‘Oh, nothing at first. They were as taken aback as the rest of us, I suppose. June had the upper hand for a minute and then Freddy managed to roll and loose her grip on his hair. He was shouting about her pulling out his hair, she was shouting – I wouldn’t like to tell you what she said – and then the scuffle began.’ That must be when she got the cuts and bruises, I think. ‘Of course, she was tough, but he was bigger and stronger. He overpowered June and at that point I couldn’t bear to watch. I ran out of the barn.’

‘Were you going to find help?’ I ask, sure that my brave Gran was going to sort things out somehow.

Gran shakes her head. ‘I’m afraid not. I was scared and I wanted to escape, so I ran for the hen house. Oh, Ellie, if only I hadn’t. If only I’d been brave – sensible, even.’

So, what did happen? I wonder. Did Freddy beat her so badly they all thought she’d died? But that wouldn’t make sense, would it? There would be a body and no time travelling. Or did she get stuck in a loop of endless travel? No, that’s ridiculous – she kept going back to the barn. You can’t think someone’s dead if they keep reappearing, can you?

‘What happened, Gran? What happened?’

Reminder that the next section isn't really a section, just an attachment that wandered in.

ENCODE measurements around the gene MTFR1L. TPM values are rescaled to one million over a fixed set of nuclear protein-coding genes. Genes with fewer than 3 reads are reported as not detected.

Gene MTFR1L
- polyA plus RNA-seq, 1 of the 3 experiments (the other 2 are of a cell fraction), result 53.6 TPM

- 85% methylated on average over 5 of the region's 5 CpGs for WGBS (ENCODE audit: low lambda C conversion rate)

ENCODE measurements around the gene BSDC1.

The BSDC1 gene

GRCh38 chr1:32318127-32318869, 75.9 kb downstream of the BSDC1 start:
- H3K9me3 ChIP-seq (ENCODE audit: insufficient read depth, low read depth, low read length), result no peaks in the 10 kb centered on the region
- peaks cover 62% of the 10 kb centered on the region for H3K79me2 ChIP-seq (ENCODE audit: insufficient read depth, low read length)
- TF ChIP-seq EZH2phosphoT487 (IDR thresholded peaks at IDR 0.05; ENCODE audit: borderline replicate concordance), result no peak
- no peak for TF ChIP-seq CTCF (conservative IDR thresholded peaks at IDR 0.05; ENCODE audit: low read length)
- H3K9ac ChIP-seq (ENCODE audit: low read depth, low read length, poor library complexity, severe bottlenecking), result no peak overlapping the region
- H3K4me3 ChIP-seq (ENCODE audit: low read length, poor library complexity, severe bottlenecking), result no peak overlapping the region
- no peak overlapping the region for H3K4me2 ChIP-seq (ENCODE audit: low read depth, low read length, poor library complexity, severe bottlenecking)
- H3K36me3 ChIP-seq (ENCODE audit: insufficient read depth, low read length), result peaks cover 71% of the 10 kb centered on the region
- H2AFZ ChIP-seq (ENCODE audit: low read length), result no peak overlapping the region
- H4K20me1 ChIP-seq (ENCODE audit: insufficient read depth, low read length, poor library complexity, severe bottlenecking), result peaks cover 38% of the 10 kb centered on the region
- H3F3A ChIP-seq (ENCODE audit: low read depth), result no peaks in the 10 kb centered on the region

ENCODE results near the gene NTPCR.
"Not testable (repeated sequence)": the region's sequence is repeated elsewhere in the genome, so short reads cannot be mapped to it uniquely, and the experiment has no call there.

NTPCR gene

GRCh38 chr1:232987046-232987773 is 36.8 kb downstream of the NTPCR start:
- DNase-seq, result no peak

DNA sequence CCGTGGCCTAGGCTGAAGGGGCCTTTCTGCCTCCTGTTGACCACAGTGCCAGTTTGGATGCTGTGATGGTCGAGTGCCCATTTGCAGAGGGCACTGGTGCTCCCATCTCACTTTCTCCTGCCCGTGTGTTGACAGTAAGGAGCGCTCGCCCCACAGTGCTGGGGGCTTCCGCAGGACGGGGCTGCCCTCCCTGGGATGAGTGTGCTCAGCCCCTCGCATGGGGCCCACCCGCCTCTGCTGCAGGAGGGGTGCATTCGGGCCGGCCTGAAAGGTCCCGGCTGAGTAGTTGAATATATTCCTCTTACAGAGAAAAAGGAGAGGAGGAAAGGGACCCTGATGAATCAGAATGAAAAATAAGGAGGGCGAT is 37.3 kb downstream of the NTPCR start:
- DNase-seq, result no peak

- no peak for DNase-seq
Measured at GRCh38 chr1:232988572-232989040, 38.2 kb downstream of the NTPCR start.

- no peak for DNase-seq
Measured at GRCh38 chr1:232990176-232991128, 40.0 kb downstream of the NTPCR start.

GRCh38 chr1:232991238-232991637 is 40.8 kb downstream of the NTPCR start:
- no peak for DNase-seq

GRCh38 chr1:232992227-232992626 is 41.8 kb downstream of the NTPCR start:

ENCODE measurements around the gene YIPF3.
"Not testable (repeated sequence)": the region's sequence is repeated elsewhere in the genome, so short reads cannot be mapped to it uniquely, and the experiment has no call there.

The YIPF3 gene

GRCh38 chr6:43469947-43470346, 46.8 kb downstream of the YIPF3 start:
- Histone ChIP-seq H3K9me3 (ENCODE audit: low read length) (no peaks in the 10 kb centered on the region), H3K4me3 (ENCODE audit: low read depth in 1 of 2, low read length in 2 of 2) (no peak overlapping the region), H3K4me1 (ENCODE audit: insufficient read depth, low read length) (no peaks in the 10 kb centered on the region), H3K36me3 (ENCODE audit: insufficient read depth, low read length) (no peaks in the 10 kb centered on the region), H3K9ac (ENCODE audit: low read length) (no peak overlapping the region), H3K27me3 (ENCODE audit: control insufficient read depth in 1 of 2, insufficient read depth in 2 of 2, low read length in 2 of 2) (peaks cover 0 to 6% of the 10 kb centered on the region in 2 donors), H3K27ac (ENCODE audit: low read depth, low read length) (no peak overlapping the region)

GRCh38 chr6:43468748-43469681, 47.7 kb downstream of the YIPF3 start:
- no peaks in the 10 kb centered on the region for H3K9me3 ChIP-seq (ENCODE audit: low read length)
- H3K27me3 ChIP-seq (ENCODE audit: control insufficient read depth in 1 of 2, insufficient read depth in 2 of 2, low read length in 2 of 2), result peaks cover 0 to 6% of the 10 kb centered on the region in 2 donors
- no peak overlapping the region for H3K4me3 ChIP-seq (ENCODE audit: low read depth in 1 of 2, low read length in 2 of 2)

There is another pause I can’t afford and then Gran says, so quietly I’m not sure I hear her right, ‘Fire.’ I lean in, trying to catch her words and she says it again, this time more clearly, ‘There was a fire, Ellie – a fire in the barn. It went up in flames so quickly, they said. I suppose the hay and the wooden walls and everything – it was like a tinder box. Freddy, Ida and Beryl got out, somehow. Everything was in chaos – there were people looking for me, thinking I’d perished in the fire, when really I was in my coward’s retreat, unaware of the drama unfolding a short distance away.’

‘And June?’ I ask, although I think I know the answer.

‘We never saw her again. The barn was razed to the ground, along with everything in it and, we all thought, June.’

‘But I’m still seeing her, so there’s hope, right?’

‘Yes, there’s hope. Maybe not much, but there’s a chance…oh, Ellie, if there’s a chance, we have to take it!’

I nod. I am going to take that chance, I know I am. I am going to save June and I am going to stop Gran from thinking it was all her fault and I am… completely clueless as to how I’m going to do all of this. While I’m thinking, Gran places her hands either side of my face and says, ‘Go, Ellie – go and make this thing right. Neither of us know how but just go.’ She lets go and I get up, and run out of the room and towards the front door. As I’m about to shut the door behind me she calls out, ‘Ellie!’ I turn around and look back at my Gran, now looking small and old in the hallway. ‘One last thing – be back in time for tea!’